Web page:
Last week there was news of exploits being beamed between Samsung Galaxy SIIIs using Near Field Communication (NFC). This week it would seem that there is the possibility for hackers to remotely engage a factory reset of the S3 via concealed code on an infected web page. This reset will wipe off all contacts, photos and installed applications. Having said that, some S3 testers have not effected a factory reset via the code so it may be handset and/or carrier dependent.
The code required to achieve this feat is only 11 digits long and can now easily be found in various locations on the net. It also affects the Galaxy S2 as well as other Android devices produced by the company. It appears that no other manufacturers’ devices are affected.
The issue was discovered by a security researcher, Ravi Borgaonkar, from the Berlin university who demonstrated the vulnerability at a security conference in Argentina last week. He claims that Samsung’s particular implementation of Unstructured Supplementary Service Data (USSD) could be the issue with it allowing the devices to be exploited with the malicious code.
Borgaonkar said that the code can be embedded in a web page’s HTML, a NFC tag or even a QR code (anyone still use those?). Once the phone visits the web page, scans the code, etc the factory reset process starts and cannot be stopped. Within just a few seconds all of the owner’s personal data will be wiped (you have a backup of your phone book, pictures, etc, right?).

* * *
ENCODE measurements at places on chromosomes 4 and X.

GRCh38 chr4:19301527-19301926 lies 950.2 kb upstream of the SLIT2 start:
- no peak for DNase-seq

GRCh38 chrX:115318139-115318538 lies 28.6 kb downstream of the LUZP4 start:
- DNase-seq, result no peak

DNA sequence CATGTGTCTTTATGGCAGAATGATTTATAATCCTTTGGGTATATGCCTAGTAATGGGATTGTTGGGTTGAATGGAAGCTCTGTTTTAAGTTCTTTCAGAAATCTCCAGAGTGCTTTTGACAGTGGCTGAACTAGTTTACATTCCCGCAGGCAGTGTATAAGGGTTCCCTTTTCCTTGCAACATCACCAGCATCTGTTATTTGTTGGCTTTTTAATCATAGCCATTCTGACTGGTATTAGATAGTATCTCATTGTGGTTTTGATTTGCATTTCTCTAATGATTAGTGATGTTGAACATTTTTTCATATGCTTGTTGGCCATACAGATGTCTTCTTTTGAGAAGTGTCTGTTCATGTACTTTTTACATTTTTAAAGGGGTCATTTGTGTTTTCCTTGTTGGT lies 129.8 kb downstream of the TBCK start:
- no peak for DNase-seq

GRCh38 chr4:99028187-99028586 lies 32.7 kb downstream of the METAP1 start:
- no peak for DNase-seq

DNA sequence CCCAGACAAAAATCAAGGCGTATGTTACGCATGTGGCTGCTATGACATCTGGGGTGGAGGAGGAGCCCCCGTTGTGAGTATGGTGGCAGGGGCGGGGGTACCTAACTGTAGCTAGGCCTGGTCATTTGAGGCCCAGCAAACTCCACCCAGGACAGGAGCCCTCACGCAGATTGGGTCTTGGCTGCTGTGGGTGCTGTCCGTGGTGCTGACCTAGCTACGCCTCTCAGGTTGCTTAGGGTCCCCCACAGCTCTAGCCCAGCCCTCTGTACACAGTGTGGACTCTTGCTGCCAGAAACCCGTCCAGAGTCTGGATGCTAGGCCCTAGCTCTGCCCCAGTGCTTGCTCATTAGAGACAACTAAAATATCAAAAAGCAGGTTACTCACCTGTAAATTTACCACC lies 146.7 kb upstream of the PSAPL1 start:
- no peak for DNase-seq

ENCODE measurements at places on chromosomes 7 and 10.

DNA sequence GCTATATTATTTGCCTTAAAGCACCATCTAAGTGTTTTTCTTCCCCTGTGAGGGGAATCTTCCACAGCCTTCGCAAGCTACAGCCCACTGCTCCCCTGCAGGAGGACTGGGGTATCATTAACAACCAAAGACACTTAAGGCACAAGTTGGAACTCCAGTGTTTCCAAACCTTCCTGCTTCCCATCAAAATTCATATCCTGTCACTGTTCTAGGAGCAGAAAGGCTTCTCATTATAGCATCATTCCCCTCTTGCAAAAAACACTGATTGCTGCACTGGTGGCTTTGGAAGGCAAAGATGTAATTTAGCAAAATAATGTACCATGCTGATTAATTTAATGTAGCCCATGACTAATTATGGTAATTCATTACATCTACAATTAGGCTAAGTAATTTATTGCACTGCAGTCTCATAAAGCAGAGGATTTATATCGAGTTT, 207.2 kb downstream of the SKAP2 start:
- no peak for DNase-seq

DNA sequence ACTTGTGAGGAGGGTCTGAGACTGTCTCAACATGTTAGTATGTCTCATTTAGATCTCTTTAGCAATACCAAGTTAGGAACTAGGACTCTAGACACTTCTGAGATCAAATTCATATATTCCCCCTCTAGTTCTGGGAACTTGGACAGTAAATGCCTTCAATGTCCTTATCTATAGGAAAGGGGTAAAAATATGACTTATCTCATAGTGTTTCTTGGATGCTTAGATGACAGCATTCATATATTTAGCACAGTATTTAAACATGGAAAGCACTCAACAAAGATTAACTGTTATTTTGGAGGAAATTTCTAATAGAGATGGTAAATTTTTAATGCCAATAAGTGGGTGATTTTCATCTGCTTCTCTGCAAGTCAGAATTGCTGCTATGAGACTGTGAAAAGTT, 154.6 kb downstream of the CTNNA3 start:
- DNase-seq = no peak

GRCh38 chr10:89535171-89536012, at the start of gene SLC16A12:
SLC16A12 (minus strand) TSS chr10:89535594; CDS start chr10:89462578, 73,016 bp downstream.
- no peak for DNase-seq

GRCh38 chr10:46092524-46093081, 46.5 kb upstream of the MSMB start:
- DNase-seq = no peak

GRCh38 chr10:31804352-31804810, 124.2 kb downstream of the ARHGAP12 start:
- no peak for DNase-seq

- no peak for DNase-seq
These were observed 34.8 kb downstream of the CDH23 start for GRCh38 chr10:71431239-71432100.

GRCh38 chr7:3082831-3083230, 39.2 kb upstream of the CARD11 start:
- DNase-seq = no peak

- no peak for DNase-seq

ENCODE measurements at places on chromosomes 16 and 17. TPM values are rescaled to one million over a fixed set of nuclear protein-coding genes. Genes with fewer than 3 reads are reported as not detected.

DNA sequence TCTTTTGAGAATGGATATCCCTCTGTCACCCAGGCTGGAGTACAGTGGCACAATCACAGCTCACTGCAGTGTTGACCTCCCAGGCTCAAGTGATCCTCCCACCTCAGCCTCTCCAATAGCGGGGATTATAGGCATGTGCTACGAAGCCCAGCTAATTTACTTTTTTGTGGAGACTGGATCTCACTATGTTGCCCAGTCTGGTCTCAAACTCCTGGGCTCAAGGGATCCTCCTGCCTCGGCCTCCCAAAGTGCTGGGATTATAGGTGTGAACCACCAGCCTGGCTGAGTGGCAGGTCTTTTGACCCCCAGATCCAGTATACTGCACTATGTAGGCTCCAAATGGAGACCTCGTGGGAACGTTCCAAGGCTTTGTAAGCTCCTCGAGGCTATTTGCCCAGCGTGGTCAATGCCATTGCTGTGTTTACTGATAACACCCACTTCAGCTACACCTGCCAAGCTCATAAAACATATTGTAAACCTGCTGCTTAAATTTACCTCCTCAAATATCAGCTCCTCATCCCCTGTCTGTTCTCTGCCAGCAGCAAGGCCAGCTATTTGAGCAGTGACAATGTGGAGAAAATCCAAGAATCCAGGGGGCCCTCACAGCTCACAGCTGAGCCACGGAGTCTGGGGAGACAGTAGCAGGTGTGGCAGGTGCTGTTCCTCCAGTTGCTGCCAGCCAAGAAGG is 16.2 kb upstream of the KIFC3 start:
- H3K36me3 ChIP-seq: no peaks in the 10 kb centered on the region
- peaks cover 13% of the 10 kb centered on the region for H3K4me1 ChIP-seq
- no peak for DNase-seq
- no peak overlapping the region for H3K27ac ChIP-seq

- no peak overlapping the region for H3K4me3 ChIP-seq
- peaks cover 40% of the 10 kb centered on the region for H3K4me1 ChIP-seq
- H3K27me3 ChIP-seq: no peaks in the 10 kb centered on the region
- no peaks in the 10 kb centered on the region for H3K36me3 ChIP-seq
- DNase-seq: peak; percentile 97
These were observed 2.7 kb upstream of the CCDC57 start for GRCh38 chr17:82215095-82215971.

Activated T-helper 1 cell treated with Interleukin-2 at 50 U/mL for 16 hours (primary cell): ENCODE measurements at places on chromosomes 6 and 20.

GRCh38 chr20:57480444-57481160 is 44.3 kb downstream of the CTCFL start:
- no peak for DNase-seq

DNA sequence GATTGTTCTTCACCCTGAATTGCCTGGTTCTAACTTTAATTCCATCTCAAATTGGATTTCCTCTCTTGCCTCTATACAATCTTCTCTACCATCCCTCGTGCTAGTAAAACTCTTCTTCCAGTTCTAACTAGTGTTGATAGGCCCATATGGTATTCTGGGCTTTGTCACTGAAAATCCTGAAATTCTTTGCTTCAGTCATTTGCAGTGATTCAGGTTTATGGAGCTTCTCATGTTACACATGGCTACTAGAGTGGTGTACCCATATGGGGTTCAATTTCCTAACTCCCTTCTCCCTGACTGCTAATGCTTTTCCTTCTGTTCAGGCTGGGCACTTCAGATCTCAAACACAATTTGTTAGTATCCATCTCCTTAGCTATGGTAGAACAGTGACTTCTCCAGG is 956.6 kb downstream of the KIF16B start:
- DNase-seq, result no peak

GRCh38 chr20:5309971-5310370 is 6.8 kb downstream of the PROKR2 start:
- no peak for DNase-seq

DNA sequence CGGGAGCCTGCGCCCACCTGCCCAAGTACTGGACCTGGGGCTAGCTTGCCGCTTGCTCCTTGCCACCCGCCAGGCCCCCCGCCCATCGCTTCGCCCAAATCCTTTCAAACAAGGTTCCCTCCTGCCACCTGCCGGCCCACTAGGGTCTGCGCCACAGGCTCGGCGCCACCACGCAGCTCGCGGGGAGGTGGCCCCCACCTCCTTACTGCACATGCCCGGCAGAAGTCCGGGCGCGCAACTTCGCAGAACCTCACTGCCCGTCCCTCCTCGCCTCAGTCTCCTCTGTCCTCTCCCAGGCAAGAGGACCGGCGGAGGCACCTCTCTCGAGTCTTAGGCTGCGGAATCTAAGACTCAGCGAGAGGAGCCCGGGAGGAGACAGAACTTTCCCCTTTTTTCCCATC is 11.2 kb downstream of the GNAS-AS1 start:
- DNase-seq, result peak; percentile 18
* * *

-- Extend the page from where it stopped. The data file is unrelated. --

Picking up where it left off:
According to The Daily Telegraph Borgaonkar said that the vulnerability can be mitigated by switching off Samsung’s ‘Service Loading’ feature. He also tweeted a link that you can use to discover if your own handset is vulnerable or not –
— Ravishankar (@raviborgaonkar) September 25, 2012
In the meantime one would assume that Samsung themselves are taking this issue very seriously indeed and are looking for a swift and more appropriate fix.
According to V3, Samsung have now released an over the air update to fix this USSD vulnerability – read about that here.
Also, Paul Ducklin from Sophos suggests this issue may affect a wider range of Android handsets.